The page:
As shown above, much of the practical case collaborations happened “in the corridor” due to the time pressures GPs work under. However efficient in daily practice, this ad hoc dimension to the collaboration could limit potential learning on both sides:
Maybe sometimes, rather than the patient being “mine,” Maybe, together with the GPs, I could have shown a bit of how we talk and work with, for example something as simple as exposure [therapy] for a panic disorder, or, you know how a patient can become less scared of their symptoms, and then maybe the GP could have a go on their own the next time. (CMHC 2).
The funding of health care works contrary to collaboration
The ways in which health services are funded was emphasised as the most fundamental barrier to collaborative care. Many GPs mentioned how the regulations surrounding fee-for-service reimbursements and patient co-payments, both central to their income, created problems: GPs could not charge for treatment he or she did not take part in, and CMHC professionals could not bill on behalf of the GP practice. In some cases, the normal GP fee or fees for collaborative work applied, but in a substantial number of cases no fee was reimbursed and patients were not charged. Similarly, the CMHC specialists could not be reimbursed for treatment not provided within their own service, and the CMHC therefore used significant resources with no immediate return. It was described as ironic that services in effect would be disadvantaged by improving services to their patients. Some of the GPs found it problematic that the GP system – designed to “run like a business” – in effect prevented collaborative work, leading some to express doubt in the wisdom of organising services this way:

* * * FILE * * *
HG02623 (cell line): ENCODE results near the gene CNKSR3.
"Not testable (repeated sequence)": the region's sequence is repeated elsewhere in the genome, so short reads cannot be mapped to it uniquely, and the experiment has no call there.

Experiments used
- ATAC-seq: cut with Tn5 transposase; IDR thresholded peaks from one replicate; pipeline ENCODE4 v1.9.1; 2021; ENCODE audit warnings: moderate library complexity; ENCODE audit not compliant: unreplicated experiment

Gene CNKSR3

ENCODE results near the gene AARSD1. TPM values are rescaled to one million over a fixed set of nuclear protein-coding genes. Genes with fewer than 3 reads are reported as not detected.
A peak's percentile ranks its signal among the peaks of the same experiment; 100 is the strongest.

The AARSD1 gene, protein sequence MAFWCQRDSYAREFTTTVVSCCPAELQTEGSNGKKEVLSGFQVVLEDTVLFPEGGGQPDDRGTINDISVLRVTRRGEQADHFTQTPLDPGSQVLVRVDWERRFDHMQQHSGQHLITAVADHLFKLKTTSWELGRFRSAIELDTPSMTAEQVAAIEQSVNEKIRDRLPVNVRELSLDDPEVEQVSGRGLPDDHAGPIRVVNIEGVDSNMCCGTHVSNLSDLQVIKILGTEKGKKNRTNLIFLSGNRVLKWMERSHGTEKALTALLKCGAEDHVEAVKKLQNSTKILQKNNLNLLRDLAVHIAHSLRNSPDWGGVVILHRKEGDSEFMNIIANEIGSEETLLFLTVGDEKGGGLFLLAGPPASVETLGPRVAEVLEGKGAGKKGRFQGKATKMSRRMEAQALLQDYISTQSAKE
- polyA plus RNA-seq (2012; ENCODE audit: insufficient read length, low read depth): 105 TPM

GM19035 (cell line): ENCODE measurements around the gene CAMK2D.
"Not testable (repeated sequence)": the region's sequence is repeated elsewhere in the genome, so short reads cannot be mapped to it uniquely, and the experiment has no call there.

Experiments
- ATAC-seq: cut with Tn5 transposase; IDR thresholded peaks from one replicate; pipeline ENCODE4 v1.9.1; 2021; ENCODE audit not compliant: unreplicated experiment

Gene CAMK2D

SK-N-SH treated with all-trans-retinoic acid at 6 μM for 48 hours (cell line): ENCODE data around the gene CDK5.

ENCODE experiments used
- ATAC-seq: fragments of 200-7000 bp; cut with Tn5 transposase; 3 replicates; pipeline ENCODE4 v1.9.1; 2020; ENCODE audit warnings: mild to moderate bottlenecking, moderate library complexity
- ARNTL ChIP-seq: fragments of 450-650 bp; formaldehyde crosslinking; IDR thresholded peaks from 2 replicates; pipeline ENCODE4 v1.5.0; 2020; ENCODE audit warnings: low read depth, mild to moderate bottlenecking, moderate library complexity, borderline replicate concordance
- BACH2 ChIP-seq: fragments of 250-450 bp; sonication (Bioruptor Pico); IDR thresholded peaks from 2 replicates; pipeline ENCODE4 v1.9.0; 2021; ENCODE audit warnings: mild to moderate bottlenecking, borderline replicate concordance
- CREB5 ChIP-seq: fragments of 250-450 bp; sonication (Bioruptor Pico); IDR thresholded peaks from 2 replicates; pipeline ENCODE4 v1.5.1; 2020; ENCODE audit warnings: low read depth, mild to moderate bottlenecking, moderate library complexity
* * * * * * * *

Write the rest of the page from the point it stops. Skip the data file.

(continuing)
I’m thinking that lots could be done with the GP system [laughs] because I think sitting here and everyone running their own business isn’t really very expedient. And I’d rather be on a regular salary than the way it is now. And maybe have more time, with fewer patients on my list, and more time to work together with other services. (GP1).